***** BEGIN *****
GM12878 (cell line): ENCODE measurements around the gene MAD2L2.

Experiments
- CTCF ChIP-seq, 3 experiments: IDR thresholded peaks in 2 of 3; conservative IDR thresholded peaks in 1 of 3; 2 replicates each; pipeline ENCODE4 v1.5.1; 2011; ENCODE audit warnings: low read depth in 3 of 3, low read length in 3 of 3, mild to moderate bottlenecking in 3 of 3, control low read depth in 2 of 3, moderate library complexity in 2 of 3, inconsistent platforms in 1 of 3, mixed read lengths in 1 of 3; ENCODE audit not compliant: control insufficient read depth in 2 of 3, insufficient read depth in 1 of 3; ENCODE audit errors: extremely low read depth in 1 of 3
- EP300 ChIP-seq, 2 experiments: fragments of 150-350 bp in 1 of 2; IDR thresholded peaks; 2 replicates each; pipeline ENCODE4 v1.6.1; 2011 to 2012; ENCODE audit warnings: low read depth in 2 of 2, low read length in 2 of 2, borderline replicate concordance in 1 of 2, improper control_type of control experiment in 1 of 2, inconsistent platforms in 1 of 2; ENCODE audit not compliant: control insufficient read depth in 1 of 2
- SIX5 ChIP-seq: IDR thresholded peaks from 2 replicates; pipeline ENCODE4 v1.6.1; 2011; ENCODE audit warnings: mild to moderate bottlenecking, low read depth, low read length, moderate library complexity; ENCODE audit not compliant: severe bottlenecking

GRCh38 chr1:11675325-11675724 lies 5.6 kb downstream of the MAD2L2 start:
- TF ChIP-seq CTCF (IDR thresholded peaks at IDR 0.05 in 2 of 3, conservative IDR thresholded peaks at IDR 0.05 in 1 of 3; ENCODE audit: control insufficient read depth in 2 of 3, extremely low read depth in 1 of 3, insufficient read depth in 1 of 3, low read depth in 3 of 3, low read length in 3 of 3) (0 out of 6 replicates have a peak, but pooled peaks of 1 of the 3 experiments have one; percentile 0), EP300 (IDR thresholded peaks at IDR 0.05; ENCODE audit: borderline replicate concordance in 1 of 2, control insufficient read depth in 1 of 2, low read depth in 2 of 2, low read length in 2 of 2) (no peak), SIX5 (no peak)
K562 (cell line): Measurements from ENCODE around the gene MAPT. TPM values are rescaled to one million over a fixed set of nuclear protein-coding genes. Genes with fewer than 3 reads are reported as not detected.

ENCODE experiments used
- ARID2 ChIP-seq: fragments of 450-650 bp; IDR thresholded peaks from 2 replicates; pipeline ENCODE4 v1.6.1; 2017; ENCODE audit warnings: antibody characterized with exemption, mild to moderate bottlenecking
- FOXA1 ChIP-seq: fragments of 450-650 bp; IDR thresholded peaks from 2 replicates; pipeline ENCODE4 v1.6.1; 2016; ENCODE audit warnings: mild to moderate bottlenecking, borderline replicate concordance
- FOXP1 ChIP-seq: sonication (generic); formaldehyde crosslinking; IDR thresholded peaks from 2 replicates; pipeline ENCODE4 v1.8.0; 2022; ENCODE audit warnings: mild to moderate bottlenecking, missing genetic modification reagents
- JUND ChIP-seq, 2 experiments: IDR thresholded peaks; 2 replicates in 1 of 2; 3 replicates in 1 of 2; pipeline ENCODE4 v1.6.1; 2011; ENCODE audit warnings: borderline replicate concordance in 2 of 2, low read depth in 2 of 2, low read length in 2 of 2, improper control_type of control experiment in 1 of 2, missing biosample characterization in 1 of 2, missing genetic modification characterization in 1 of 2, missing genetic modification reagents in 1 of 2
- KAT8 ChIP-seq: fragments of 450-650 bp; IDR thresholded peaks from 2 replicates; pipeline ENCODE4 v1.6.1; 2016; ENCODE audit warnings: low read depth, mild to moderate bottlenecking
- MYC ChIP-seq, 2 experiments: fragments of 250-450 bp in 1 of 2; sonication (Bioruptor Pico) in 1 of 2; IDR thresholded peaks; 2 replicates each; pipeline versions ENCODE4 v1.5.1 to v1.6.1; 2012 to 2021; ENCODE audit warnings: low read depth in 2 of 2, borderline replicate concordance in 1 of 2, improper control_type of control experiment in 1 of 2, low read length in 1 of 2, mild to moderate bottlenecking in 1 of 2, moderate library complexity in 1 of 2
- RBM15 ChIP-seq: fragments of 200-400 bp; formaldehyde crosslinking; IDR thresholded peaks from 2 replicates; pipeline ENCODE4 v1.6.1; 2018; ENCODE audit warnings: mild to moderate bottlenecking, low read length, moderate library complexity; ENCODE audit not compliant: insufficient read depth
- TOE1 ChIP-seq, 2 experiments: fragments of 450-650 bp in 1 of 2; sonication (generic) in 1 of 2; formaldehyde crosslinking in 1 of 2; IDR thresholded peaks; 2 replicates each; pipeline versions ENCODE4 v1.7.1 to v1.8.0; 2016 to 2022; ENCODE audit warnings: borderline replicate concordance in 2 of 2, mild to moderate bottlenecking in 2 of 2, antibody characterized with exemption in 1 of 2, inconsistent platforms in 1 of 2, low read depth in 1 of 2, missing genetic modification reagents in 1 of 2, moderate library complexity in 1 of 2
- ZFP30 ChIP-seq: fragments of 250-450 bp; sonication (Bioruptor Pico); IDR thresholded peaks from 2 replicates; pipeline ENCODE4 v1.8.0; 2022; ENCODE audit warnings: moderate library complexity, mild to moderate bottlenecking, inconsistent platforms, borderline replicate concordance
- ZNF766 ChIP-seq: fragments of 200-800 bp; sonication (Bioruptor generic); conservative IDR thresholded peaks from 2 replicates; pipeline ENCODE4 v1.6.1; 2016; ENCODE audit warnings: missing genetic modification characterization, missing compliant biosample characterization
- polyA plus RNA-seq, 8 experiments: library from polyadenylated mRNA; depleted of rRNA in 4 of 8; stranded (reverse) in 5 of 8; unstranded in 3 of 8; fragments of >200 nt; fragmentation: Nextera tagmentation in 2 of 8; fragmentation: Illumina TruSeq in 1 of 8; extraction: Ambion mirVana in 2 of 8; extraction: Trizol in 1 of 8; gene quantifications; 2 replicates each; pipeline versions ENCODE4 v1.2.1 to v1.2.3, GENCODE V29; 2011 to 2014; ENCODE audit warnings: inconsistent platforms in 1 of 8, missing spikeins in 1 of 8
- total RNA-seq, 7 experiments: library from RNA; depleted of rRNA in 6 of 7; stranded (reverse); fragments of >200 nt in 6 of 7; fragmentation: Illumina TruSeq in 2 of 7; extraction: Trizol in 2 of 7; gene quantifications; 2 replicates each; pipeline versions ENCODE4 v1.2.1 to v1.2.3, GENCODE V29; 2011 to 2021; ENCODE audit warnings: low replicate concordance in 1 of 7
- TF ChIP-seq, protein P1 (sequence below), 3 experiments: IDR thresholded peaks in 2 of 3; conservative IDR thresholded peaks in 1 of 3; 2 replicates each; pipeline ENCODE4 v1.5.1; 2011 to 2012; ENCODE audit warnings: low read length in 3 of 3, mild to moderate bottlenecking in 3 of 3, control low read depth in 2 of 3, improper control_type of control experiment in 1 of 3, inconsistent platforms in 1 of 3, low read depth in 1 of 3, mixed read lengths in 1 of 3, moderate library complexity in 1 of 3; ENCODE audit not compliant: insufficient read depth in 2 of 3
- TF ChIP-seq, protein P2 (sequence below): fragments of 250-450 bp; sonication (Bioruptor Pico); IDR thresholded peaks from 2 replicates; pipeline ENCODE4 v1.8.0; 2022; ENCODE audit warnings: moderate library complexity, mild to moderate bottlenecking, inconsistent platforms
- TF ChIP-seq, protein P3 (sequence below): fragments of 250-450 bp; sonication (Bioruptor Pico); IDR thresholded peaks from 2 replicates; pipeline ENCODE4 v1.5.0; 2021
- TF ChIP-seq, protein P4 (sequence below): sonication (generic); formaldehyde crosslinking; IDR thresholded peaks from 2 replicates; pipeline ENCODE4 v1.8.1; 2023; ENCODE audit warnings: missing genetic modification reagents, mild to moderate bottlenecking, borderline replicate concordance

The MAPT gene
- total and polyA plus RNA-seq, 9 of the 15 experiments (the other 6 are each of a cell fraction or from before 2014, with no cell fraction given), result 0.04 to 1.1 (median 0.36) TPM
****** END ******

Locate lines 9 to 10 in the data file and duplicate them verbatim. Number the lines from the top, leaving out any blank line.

ENCODE experiments used
- ARID2 ChIP-seq: fragments of 450-650 bp; IDR thresholded peaks from 2 replicates; pipeline ENCODE4 v1.6.1; 2017; ENCODE audit warnings: antibody characterized with exemption, mild to moderate bottlenecking